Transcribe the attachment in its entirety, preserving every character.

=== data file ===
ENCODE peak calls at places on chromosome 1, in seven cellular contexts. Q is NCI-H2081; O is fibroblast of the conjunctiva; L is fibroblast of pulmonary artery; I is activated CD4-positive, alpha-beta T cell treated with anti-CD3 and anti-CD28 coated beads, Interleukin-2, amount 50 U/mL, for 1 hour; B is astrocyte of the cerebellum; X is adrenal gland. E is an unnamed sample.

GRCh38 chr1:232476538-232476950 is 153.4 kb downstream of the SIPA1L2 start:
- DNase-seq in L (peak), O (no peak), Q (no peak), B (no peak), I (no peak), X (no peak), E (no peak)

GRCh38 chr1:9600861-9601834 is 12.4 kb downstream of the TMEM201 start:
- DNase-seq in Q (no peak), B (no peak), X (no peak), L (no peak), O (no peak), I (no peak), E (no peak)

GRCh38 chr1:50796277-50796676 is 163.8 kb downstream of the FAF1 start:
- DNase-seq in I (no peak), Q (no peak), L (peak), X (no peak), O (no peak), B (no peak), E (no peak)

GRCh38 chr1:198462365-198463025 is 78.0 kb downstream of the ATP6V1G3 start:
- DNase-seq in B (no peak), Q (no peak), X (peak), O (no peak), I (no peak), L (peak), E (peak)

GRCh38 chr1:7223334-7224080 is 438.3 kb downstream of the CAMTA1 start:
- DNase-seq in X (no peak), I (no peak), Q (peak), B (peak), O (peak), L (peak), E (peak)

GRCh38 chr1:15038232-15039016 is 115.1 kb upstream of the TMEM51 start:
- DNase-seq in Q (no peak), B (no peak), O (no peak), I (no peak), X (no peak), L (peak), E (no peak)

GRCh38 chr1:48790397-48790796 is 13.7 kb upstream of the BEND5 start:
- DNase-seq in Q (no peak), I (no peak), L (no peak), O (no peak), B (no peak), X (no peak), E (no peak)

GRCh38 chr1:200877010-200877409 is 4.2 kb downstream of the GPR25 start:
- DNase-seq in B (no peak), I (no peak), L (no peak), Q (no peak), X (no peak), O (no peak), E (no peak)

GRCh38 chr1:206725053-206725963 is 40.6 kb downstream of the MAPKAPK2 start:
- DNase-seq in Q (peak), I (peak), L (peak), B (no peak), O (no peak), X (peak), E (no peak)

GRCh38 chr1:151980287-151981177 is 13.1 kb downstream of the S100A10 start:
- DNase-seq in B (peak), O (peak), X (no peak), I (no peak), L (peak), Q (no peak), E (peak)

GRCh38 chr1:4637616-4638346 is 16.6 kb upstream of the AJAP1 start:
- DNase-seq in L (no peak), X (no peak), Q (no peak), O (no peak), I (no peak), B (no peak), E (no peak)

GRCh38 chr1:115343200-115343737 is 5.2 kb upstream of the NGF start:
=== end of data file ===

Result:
ENCODE peak calls at places on chromosome 1, in seven cellular contexts. Q is NCI-H2081; O is fibroblast of the conjunctiva; L is fibroblast of pulmonary artery; I is activated CD4-positive, alpha-beta T cell treated with anti-CD3 and anti-CD28 coated beads, Interleukin-2, amount 50 U/mL, for 1 hour; B is astrocyte of the cerebellum; X is adrenal gland. E is an unnamed sample.

GRCh38 chr1:232476538-232476950 is 153.4 kb downstream of the SIPA1L2 start:
- DNase-seq in L (peak), O (no peak), Q (no peak), B (no peak), I (no peak), X (no peak), E (no peak)

GRCh38 chr1:9600861-9601834 is 12.4 kb downstream of the TMEM201 start:
- DNase-seq in Q (no peak), B (no peak), X (no peak), L (no peak), O (no peak), I (no peak), E (no peak)

GRCh38 chr1:50796277-50796676 is 163.8 kb downstream of the FAF1 start:
- DNase-seq in I (no peak), Q (no peak), L (peak), X (no peak), O (no peak), B (no peak), E (no peak)

GRCh38 chr1:198462365-198463025 is 78.0 kb downstream of the ATP6V1G3 start:
- DNase-seq in B (no peak), Q (no peak), X (peak), O (no peak), I (no peak), L (peak), E (peak)

GRCh38 chr1:7223334-7224080 is 438.3 kb downstream of the CAMTA1 start:
- DNase-seq in X (no peak), I (no peak), Q (peak), B (peak), O (peak), L (peak), E (peak)

GRCh38 chr1:15038232-15039016 is 115.1 kb upstream of the TMEM51 start:
- DNase-seq in Q (no peak), B (no peak), O (no peak), I (no peak), X (no peak), L (peak), E (no peak)

GRCh38 chr1:48790397-48790796 is 13.7 kb upstream of the BEND5 start:
- DNase-seq in Q (no peak), I (no peak), L (no peak), O (no peak), B (no peak), X (no peak), E (no peak)

GRCh38 chr1:200877010-200877409 is 4.2 kb downstream of the GPR25 start:
- DNase-seq in B (no peak), I (no peak), L (no peak), Q (no peak), X (no peak), O (no peak), E (no peak)

GRCh38 chr1:206725053-206725963 is 40.6 kb downstream of the MAPKAPK2 start:
- DNase-seq in Q (peak), I (peak), L (peak), B (no peak), O (no peak), X (peak), E (no peak)

GRCh38 chr1:151980287-151981177 is 13.1 kb downstream of the S100A10 start:
- DNase-seq in B (peak), O (peak), X (no peak), I (no peak), L (peak), Q (no peak), E (peak)

GRCh38 chr1:4637616-4638346 is 16.6 kb upstream of the AJAP1 start:
- DNase-seq in L (no peak), X (no peak), Q (no peak), O (no peak), I (no peak), B (no peak), E (no peak)

GRCh38 chr1:115343200-115343737 is 5.2 kb upstream of the NGF start: